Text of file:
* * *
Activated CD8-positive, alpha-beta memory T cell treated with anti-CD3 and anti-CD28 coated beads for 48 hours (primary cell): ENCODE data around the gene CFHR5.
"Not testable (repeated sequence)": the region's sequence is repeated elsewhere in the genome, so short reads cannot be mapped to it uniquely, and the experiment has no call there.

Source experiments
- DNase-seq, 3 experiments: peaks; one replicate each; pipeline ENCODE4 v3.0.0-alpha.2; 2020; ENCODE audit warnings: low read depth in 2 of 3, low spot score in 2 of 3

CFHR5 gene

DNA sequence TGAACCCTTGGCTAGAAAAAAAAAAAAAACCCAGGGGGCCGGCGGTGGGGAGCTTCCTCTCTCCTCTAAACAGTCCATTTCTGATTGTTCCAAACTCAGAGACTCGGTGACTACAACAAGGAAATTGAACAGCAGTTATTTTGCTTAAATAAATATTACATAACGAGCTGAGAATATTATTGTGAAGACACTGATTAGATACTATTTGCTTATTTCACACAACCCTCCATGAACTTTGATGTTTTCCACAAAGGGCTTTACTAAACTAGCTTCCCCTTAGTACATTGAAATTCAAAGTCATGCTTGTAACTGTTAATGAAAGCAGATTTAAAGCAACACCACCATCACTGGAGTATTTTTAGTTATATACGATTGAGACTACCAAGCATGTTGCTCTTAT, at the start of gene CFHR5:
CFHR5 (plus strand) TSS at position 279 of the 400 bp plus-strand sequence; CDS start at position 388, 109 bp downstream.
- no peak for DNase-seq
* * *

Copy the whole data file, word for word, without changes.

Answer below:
Activated CD8-positive, alpha-beta memory T cell treated with anti-CD3 and anti-CD28 coated beads for 48 hours (primary cell): ENCODE data around the gene CFHR5.
"Not testable (repeated sequence)": the region's sequence is repeated elsewhere in the genome, so short reads cannot be mapped to it uniquely, and the experiment has no call there.

Source experiments
- DNase-seq, 3 experiments: peaks; one replicate each; pipeline ENCODE4 v3.0.0-alpha.2; 2020; ENCODE audit warnings: low read depth in 2 of 3, low spot score in 2 of 3

CFHR5 gene

DNA sequence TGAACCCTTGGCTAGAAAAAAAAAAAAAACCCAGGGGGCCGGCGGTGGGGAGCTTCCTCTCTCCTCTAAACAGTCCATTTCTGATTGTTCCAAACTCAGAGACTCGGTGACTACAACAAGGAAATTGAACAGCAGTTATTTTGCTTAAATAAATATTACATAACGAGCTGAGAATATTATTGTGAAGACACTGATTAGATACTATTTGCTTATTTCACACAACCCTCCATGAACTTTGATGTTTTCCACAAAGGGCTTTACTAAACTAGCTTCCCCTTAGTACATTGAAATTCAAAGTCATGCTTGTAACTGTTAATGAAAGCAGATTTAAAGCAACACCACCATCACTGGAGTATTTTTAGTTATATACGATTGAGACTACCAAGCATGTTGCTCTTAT, at the start of gene CFHR5:
CFHR5 (plus strand) TSS at position 279 of the 400 bp plus-strand sequence; CDS start at position 388, 109 bp downstream.
- no peak for DNase-seq